The treatment of molecular multireference systems using two-electron reduced density matrix theory /

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Bibliographic Details
Author / Creator:Sand, Andrew, author.
Ann Arbor : ProQuest Dissertations & Theses, 2015
Description:1 electronic resource (119 pages)
Format: E-Resource Dissertations
Local Note:School code: 0330
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Other authors / contributors:University of Chicago. degree granting institution.
Notes:Advisors: David A. Mazziotti Committee members: Laurie J. Butler; Karl F. Freed.
Dissertation Abstracts International, Volume: 77-02(E), Section: B.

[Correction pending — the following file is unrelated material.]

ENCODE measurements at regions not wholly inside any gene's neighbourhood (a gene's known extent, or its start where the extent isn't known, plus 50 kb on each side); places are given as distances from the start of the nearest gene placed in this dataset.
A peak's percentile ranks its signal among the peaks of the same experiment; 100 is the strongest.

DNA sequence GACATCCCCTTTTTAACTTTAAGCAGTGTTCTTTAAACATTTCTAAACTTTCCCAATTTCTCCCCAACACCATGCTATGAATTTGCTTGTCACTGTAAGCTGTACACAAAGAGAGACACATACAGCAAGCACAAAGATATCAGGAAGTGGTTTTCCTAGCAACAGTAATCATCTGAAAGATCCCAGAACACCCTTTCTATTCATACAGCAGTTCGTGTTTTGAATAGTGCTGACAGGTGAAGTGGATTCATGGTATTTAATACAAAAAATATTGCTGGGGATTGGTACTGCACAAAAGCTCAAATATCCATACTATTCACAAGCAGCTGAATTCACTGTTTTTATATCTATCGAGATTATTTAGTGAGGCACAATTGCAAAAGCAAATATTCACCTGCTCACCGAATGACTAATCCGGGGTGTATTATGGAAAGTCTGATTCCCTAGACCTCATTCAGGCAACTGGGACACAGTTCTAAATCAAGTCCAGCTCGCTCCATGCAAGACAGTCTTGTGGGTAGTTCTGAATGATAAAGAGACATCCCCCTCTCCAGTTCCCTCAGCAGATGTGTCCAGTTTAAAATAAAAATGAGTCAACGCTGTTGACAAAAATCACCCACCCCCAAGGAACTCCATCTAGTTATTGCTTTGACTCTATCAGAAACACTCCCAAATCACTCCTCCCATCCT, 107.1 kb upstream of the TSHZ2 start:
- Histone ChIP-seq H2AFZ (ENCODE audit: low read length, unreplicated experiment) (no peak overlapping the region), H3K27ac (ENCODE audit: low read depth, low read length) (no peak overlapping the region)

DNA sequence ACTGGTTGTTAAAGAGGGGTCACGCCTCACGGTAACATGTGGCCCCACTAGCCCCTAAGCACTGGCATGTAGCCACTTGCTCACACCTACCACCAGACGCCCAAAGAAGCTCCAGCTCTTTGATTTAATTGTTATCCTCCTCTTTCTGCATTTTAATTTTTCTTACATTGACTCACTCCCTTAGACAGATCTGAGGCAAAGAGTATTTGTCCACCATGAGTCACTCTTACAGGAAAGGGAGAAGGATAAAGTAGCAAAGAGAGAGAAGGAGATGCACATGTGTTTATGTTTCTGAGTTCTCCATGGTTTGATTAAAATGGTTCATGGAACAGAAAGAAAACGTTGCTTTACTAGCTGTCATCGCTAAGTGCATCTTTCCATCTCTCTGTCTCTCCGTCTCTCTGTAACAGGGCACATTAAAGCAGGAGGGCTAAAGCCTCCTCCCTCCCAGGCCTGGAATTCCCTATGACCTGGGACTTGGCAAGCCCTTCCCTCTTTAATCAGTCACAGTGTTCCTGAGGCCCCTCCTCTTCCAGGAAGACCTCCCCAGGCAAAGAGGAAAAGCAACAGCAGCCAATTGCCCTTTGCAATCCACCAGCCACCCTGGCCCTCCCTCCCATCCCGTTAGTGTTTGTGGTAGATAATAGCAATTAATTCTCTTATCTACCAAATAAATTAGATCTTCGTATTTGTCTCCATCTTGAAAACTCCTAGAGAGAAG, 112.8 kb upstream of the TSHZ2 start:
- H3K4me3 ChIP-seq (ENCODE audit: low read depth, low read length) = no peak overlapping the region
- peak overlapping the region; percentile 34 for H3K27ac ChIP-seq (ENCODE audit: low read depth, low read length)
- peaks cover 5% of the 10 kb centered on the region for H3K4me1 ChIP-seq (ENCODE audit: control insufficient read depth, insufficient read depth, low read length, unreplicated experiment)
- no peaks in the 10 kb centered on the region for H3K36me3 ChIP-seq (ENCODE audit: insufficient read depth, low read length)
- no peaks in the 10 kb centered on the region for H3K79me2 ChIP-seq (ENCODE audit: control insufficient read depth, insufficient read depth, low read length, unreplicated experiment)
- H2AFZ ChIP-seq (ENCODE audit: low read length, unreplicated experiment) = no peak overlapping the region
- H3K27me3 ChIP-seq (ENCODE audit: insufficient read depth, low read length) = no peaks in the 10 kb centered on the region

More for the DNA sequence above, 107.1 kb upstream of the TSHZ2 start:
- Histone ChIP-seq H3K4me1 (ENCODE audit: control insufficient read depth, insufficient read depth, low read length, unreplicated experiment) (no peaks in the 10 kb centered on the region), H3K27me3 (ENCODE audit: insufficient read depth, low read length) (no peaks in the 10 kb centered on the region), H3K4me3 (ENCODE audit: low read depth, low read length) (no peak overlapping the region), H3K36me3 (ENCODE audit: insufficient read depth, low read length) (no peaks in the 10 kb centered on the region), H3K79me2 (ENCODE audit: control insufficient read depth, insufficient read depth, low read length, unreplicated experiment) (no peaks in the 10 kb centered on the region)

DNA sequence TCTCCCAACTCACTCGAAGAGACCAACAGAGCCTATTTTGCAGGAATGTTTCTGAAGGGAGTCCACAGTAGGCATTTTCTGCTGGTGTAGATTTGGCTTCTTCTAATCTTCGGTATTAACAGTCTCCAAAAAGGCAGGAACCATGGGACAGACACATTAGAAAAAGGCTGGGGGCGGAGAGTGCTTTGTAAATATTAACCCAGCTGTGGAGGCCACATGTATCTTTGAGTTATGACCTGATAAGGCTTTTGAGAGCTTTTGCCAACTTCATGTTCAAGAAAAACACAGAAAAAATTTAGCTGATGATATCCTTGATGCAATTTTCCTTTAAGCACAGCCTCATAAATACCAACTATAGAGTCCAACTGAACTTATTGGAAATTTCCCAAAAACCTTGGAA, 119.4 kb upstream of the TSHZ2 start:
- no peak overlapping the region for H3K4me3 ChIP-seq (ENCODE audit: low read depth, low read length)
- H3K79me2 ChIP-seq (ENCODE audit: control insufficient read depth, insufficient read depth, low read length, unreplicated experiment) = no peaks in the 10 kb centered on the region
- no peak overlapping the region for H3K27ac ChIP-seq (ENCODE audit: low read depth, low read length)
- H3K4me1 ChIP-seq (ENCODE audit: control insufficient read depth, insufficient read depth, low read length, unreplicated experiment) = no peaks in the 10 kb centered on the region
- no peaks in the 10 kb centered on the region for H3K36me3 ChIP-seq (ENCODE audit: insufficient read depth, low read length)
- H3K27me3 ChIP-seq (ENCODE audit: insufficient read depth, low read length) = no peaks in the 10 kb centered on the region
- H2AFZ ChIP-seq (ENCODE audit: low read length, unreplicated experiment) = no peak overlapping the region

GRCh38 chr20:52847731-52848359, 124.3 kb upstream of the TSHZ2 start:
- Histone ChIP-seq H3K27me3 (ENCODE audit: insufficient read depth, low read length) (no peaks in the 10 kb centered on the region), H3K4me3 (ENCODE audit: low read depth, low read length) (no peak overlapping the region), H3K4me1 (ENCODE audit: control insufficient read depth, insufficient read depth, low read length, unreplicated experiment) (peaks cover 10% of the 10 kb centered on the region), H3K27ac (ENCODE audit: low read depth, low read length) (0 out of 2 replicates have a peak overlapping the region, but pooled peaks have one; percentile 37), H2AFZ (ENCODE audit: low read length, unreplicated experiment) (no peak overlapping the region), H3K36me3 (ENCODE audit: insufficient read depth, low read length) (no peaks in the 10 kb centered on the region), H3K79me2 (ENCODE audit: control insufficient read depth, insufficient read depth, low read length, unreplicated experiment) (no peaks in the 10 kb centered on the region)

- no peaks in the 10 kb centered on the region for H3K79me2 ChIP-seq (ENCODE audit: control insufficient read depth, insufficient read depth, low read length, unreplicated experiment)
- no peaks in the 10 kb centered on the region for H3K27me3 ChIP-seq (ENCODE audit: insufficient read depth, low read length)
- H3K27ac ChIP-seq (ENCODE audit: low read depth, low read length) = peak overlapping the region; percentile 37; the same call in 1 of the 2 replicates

Summary:Because electrons interact pairwise and because all electrons are indistinguishable from one another, the energy of an N-electron system can be described, without approximation, as a functional of the two-electron reduced density matrix (2-RDM). While the N-electron wavefunction and density matrix grow exponentially with system size, the 2-RDM only grows polynomially. Direct determination of the 2-RDM without knowledge of the N-electron wavefunction can therefore provide a computationally advantageous route for the calculation of molecular properties. This work focuses on the characterization of multireferencemolecular systems, which are systems that cannot be described by a single Slater determinant. Such systems often prove challenging for simple characterization by electronic structure methods. Two different 2-RDM methods are applied to a variety of multireference systems: the parametric 2-RDM (p2-RDM) method and the solution to the anti-Hermitian contracted Schrödinger equation (ACSE). The p2-RDM method is applied to a number of diradical systems. While relying on only a single Slater determinant, the parametric 2-RDM method is able to give results typically only found by multireference methods. More general multireferencesystems are treated using the ACSE. A new algorithm for solving the ACSE is presented which provides a 5-20 times speedup in convergence time. This has enabled the study of considerably larger systems. We investigate how the ACSE and other multireference methods are affected by the quality of the underlying reference calculation by studying the ground and excited states of a number of π-conjugated systems. Lastly, the excited state electronic structure and exciton dynamics in fluorone-based chromophore dimer systems are explored. The relationship between electronic structure modification via chemical substituents and excitondynamics is studied, highlighting important principles for the future design of efficient synthetic light-harvesting systems.